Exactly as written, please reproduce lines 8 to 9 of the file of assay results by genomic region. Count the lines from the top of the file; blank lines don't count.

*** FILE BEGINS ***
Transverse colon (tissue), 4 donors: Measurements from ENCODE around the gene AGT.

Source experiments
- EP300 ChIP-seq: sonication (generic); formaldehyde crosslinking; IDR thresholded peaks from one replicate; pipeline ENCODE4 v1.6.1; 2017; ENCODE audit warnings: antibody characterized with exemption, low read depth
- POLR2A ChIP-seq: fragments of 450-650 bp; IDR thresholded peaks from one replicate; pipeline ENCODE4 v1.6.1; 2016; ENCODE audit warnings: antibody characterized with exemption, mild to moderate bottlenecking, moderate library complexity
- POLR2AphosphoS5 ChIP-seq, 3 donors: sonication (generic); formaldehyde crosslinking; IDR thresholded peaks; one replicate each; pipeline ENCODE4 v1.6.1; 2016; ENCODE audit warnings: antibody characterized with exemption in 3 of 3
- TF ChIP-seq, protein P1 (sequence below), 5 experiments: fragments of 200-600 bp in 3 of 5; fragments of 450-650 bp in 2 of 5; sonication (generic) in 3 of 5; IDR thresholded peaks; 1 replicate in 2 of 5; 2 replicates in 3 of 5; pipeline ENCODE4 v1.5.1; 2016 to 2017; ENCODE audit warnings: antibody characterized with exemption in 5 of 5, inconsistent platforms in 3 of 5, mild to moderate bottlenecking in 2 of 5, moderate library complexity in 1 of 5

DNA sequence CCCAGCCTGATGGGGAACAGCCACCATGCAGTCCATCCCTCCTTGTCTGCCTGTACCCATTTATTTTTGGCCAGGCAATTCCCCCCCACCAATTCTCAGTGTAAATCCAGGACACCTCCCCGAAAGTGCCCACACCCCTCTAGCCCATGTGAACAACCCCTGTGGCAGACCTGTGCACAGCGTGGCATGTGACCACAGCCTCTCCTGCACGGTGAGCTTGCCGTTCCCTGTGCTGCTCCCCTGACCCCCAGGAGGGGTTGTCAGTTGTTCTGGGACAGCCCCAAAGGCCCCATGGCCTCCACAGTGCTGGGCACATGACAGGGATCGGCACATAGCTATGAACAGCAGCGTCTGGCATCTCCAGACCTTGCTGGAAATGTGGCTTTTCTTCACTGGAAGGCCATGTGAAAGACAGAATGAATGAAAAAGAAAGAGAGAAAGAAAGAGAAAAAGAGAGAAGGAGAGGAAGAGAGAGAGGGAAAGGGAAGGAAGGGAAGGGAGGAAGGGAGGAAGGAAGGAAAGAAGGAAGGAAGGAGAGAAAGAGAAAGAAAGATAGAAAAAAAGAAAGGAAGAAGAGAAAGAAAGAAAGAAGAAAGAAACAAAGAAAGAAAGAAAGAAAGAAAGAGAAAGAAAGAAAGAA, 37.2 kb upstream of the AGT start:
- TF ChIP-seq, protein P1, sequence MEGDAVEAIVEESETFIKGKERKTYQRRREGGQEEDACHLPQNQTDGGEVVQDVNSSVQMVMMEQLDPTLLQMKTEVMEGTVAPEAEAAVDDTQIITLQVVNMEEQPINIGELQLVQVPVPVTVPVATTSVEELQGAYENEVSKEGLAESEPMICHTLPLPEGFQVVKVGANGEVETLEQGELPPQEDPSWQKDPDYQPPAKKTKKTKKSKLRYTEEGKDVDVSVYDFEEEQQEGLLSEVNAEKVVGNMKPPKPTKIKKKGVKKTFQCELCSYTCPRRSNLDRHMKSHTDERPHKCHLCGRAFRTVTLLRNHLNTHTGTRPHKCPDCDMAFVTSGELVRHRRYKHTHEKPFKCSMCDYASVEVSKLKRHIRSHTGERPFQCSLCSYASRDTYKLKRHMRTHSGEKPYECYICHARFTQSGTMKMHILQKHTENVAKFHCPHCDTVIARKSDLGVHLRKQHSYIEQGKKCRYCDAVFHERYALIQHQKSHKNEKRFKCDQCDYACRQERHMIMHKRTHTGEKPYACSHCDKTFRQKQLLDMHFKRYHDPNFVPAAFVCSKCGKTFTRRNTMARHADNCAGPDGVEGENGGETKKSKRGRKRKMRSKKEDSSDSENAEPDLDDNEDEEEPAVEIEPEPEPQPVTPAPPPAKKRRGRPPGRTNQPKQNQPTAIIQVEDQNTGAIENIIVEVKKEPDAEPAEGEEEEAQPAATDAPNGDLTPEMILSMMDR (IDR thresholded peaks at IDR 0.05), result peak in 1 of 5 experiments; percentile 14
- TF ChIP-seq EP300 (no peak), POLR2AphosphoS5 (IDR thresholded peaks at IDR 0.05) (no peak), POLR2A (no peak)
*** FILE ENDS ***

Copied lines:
- TF ChIP-seq, protein P1, sequence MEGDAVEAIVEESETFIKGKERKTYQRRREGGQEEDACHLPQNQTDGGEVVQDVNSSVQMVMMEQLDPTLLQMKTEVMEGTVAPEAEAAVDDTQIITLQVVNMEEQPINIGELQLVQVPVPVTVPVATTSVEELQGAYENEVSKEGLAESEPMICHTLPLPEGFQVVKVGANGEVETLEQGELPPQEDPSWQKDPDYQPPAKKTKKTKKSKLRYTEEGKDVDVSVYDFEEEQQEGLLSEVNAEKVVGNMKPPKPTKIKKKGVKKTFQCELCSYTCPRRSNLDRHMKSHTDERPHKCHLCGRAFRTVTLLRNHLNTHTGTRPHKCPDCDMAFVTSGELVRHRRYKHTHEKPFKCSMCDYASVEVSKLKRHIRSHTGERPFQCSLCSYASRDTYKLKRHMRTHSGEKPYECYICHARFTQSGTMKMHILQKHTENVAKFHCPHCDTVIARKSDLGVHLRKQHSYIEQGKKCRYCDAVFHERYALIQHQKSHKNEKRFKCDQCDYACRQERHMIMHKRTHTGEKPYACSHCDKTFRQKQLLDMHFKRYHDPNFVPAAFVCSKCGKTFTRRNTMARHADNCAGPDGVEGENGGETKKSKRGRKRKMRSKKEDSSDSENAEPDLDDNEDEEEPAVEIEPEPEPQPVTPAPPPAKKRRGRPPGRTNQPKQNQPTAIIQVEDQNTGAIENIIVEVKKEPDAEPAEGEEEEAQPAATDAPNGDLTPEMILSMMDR (IDR thresholded peaks at IDR 0.05), result peak in 1 of 5 experiments; percentile 14
- TF ChIP-seq EP300 (no peak), POLR2AphosphoS5 (IDR thresholded peaks at IDR 0.05) (no peak), POLR2A (no peak)